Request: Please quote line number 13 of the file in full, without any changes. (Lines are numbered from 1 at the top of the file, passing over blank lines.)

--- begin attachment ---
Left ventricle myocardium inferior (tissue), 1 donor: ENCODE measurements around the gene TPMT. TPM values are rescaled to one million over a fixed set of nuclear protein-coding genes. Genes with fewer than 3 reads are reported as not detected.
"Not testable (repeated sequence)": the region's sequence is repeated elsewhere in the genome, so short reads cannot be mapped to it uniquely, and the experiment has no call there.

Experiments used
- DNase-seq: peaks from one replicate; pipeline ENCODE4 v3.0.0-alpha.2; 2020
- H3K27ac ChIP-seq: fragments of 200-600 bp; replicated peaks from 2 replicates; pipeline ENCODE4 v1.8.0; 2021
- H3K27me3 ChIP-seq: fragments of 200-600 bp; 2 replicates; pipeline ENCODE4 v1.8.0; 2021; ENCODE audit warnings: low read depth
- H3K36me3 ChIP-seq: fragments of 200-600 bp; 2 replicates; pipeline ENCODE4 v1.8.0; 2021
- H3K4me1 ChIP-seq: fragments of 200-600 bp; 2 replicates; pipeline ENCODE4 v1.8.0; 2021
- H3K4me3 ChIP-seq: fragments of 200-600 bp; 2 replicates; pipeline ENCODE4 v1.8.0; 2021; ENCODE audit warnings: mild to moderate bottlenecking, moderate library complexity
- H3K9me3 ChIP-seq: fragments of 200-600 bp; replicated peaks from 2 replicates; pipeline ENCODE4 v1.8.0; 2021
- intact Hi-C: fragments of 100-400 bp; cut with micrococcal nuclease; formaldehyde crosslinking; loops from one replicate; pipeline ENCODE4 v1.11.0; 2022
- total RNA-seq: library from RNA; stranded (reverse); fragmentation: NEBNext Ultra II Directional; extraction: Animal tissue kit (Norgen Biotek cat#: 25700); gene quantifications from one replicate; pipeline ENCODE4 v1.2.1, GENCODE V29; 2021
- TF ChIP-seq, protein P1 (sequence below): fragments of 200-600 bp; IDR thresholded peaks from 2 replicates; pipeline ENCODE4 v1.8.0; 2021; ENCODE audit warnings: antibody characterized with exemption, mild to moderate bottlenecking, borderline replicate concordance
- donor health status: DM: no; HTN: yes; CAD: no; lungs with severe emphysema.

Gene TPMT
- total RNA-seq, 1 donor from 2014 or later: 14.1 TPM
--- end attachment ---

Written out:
- TF ChIP-seq, protein P1 (sequence below): fragments of 200-600 bp; IDR thresholded peaks from 2 replicates; pipeline ENCODE4 v1.8.0; 2021; ENCODE audit warnings: antibody characterized with exemption, mild to moderate bottlenecking, borderline replicate concordance